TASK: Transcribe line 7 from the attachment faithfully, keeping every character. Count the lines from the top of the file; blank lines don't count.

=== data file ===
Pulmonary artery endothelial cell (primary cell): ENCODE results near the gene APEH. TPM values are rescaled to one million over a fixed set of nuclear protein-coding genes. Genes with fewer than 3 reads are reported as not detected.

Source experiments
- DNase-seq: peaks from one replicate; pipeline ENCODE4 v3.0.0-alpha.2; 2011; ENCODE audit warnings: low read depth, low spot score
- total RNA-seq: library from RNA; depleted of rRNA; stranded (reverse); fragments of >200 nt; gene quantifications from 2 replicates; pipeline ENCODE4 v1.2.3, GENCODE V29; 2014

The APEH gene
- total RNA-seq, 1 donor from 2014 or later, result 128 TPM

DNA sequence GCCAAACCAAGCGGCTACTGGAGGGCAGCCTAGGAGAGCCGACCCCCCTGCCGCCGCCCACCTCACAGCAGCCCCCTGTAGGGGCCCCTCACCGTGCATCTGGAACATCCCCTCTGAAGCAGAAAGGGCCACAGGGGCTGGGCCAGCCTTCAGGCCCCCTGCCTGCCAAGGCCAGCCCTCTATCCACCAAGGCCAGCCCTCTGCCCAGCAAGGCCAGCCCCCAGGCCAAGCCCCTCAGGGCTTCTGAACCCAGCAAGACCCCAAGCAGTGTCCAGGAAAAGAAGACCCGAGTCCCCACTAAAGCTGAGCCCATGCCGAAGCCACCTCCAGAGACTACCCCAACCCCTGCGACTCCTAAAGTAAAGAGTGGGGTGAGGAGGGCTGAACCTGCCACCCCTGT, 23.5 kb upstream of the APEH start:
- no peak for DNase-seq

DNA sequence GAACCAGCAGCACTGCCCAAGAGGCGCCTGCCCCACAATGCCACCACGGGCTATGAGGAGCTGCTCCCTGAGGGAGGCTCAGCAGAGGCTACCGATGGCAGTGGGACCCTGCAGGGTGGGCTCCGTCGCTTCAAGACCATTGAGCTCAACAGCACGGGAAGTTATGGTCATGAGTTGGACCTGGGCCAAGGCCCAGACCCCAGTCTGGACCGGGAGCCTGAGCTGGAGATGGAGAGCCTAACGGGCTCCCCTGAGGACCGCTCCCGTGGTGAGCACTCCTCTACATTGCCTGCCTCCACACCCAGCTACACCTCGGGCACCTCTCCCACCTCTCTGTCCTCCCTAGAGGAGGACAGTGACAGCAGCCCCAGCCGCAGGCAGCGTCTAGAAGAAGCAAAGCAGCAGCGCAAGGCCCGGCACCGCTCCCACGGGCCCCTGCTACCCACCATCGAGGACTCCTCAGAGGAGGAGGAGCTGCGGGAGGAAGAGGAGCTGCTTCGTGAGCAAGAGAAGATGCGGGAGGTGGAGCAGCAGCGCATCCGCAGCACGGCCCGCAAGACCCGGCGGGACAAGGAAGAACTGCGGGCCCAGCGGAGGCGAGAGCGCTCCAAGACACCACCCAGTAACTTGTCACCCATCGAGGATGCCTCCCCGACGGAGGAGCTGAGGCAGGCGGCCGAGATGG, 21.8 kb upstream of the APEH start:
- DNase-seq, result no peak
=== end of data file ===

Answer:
DNA sequence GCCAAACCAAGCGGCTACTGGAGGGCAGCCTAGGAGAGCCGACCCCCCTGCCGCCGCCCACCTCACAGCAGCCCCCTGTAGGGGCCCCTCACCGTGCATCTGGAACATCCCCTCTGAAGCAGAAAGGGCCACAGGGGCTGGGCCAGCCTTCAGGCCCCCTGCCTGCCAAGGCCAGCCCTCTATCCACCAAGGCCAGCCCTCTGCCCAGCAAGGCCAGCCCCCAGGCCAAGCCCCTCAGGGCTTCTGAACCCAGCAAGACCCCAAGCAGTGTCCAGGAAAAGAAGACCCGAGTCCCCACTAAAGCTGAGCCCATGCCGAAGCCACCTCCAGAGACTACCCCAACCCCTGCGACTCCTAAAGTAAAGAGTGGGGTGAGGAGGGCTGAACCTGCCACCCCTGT, 23.5 kb upstream of the APEH start: